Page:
The Oxford Dictionary of Word Histories describes the origins and sense development of over 11,000 words in the English language. Well-known idioms such as "say it with flowers" are highlighted with the dates of their original use and how and when they came about. Colorful popular beliefs are explored about the origins of words like "posh" and "snob," and insights are given into our social history revealed by language development such as the connection in a Roman soldier's mind of "salary" with salt. Throughout, boxed word-building elements show the various meanings of shared "relationships" between words.
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Glynnis Chantrell is Senior Editor in the English Language Teaching department at OUP. For several years she was Senior Editor in the Dictionaries department, working on many books including the Concise Oxford Dictionary (9th edn), and the New Oxford Dictionary of English (responsible for Word Histories). Glynnis taught modern languges for many years, and is multi-lingual. She has taught at every level, including adults.
Dictionaries of etymology and word histories differ greatly in what is increasingly being called "accessibility" or "user-friendliness." This new work from Oxford, which provides the histories of more than 12,000 words, is definitely on the accessible side. Virtually all of the words are common, "everyday" words--core words--with only a handful of the exotics to which editors of other collections of word histories are drawn. Chantrell discusses the words straightforwardly and with a bit more vivacity than might be expected. In addition, her information is undoubtedly fresher than anyone else's, drawn as it is from the database of ongoing research for the Oxford English Dictionary.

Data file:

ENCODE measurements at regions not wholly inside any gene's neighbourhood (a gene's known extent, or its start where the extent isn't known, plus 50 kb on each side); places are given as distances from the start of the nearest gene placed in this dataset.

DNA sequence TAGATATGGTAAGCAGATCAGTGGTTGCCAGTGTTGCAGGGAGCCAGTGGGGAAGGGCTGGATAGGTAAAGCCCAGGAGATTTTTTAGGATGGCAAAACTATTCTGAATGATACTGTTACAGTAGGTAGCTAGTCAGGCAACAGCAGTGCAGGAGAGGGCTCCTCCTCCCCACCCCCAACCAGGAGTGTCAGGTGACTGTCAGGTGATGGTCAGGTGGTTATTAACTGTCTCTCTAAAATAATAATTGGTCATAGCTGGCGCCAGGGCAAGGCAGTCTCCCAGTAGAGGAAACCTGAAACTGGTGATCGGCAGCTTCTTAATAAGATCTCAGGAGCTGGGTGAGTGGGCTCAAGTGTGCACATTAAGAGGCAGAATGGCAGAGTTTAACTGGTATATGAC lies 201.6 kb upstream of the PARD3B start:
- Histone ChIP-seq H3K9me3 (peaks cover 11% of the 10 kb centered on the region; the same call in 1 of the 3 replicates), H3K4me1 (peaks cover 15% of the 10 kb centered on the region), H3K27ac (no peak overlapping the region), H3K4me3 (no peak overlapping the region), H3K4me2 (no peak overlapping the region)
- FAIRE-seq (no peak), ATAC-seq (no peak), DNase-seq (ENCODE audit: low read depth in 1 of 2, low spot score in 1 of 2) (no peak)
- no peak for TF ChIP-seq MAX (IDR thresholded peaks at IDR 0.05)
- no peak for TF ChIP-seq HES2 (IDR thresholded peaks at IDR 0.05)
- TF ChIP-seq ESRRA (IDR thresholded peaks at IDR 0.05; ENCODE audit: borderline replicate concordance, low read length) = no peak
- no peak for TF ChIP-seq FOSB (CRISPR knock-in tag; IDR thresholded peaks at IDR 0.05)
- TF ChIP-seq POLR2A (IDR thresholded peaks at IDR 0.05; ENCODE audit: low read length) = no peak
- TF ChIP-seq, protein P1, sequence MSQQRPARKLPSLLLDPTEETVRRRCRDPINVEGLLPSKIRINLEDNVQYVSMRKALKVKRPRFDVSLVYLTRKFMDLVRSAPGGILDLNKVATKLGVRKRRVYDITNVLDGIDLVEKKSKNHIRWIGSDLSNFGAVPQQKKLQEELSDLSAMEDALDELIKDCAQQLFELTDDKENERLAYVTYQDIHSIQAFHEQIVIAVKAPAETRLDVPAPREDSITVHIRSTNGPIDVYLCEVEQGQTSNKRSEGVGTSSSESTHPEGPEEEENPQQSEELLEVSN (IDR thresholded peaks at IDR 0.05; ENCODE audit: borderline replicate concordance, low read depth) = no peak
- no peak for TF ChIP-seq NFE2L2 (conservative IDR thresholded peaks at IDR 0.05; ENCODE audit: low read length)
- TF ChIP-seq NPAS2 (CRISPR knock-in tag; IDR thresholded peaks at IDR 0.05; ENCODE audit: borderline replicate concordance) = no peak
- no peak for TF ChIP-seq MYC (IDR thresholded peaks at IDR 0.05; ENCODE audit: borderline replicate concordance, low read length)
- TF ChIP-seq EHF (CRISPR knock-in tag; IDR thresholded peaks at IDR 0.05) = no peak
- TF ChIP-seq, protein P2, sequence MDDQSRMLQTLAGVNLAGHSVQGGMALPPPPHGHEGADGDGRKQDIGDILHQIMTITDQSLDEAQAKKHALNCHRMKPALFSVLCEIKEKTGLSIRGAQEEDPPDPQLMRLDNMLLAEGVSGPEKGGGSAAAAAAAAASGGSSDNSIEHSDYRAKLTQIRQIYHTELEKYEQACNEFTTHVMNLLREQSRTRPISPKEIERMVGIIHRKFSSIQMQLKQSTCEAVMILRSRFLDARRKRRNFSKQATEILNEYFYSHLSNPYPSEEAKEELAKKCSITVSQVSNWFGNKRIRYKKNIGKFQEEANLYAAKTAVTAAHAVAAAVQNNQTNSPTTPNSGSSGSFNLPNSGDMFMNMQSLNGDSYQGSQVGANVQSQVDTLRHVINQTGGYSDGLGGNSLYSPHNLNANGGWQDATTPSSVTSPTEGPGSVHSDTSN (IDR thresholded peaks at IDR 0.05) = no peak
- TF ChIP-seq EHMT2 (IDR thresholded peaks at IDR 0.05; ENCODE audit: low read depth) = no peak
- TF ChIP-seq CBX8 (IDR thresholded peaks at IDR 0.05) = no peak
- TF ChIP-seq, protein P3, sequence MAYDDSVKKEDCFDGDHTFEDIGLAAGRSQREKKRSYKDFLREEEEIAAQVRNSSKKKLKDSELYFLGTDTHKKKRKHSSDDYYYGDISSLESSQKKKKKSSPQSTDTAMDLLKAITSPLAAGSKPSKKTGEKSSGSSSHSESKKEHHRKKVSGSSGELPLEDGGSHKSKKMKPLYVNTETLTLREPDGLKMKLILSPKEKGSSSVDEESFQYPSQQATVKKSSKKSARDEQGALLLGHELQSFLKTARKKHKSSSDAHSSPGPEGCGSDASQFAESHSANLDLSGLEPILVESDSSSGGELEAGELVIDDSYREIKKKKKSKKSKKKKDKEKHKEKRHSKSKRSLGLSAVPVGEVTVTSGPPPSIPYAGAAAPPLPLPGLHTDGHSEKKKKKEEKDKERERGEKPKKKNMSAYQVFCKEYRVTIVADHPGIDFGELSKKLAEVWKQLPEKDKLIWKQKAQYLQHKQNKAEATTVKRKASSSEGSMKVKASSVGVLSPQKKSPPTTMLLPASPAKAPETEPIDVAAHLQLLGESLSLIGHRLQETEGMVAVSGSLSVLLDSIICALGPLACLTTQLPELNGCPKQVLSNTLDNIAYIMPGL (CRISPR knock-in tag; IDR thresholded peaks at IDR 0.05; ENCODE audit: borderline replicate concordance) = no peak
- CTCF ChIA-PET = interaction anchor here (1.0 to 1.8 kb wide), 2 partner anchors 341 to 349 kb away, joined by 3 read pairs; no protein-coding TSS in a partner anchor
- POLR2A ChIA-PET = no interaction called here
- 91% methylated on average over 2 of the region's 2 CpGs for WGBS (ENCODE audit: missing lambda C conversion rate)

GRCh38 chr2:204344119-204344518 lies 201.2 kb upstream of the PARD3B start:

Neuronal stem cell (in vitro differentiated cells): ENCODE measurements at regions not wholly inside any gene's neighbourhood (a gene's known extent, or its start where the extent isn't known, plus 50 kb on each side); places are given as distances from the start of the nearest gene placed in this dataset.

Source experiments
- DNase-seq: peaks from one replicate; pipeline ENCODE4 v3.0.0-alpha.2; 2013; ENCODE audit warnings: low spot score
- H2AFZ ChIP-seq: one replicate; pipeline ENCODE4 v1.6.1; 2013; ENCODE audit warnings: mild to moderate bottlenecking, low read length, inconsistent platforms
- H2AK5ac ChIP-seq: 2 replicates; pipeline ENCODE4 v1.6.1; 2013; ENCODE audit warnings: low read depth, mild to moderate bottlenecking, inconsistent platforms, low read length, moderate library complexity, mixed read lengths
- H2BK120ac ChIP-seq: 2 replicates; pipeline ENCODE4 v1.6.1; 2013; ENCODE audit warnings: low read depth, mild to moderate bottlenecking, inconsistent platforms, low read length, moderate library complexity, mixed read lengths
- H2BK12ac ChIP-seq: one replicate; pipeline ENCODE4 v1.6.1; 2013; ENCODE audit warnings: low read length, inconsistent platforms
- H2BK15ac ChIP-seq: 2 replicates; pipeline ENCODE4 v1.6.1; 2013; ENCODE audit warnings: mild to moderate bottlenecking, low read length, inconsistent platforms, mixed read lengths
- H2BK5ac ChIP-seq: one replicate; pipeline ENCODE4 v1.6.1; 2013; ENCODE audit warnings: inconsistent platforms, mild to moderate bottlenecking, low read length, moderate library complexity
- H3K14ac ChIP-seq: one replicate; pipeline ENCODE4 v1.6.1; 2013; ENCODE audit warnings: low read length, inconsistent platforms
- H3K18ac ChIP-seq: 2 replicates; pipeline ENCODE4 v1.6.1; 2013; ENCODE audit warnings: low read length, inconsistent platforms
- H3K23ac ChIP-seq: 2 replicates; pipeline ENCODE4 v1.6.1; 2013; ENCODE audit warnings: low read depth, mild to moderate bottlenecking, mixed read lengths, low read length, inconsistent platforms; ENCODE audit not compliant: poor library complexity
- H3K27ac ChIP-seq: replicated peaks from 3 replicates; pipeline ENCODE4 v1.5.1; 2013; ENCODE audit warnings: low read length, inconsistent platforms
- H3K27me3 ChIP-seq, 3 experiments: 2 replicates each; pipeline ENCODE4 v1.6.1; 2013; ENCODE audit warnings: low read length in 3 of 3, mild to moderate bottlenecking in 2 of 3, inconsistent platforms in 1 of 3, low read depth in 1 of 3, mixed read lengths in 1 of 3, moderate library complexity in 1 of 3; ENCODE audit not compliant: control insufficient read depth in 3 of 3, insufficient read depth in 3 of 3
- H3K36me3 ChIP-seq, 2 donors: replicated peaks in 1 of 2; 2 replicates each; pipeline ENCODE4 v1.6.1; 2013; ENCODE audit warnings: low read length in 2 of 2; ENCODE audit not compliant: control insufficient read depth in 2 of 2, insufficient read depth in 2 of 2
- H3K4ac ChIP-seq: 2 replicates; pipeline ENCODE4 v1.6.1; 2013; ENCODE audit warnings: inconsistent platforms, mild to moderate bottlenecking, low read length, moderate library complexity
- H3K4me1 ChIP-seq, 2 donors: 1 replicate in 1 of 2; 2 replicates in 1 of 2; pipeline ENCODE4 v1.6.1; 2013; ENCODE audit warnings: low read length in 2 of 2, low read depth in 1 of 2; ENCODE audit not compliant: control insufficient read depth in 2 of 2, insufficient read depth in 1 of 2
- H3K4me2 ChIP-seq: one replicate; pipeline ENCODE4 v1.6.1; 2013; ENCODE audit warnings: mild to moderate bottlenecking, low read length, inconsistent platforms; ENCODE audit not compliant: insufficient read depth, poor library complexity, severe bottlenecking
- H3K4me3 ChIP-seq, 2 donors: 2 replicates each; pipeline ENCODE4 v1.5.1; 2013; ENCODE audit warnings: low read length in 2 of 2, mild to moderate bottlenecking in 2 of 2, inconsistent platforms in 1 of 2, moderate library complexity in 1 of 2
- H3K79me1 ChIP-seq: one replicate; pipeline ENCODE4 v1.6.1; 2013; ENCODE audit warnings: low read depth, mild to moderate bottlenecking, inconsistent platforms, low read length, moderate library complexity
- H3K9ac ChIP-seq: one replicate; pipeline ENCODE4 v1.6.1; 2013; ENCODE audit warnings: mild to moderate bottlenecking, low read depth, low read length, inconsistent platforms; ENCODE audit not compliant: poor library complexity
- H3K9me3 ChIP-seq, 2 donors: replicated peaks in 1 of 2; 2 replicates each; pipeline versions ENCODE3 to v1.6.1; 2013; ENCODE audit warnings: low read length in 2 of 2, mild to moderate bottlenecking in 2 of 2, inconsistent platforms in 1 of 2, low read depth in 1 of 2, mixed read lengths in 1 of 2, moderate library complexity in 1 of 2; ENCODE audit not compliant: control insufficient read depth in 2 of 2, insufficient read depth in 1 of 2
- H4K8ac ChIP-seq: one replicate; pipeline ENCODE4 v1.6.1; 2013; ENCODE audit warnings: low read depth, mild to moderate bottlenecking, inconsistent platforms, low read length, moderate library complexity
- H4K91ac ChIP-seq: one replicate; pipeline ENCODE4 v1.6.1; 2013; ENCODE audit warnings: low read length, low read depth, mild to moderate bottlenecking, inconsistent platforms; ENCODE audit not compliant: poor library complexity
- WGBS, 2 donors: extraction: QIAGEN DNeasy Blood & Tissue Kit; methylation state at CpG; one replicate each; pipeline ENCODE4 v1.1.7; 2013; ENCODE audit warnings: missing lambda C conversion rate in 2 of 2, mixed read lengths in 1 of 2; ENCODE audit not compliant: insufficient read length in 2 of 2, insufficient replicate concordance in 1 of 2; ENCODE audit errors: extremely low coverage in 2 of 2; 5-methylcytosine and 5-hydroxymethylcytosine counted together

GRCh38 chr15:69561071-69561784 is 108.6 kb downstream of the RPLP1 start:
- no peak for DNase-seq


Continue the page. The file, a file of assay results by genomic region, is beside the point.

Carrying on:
Each entry includes the date of first recorded use and a brief discussion of the term's origin and evolution. Prefixes are treated in boxed "Wordbuilding" features. A distinct gesture of friendliness on Chantrell's part is her decision to spell out words that would ordinarily be abbreviated in scholarly works and even in some nonscholarly dictionaries. T. F. Hoad's Concise Oxford Dictionary of English Etymology (Oxford, 1993), perhaps the most accessible of the scholarly choices, is prefaced by a list of almost 400 abbreviations, the use of which no doubt contributed substantially to its conciseness. In another nod to user-friendliness, many of the words abbreviated in Hoad--ablative, substantival, indeclinable, frequentative, and so on--are not to be found in Chantrell's word histories.
Still, within the zone of popular word histories, Chantrell sets herself against several formidable and well-established competitors, among them John Ciardi's Good Words to You: An All-New Dictionary and Native's Guide to the Unknown American Language (Harper, 1987), John Ayto's Dictionary of Word Origins (Arcade, 1993), and Adrian Room's A Dictionary of True Etymologies (Routledge, 1986). The Oxford Dictionary of Word Histories is recommended for libraries that need to freshen or expand their collection of word history resources. RBB
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Book Description Oxford University Press, USA, 2004. Paperback. Book Condition: New. Bookseller Inventory # DADAX0198608934
Book Description Oxford University Press, 2004. Paperback. Book Condition: New. book. Bookseller Inventory # M0198608934
Book Description Oxford University Press, 2004. Paperback. Book Condition: New. Never used!. Bookseller Inventory # P110198608934
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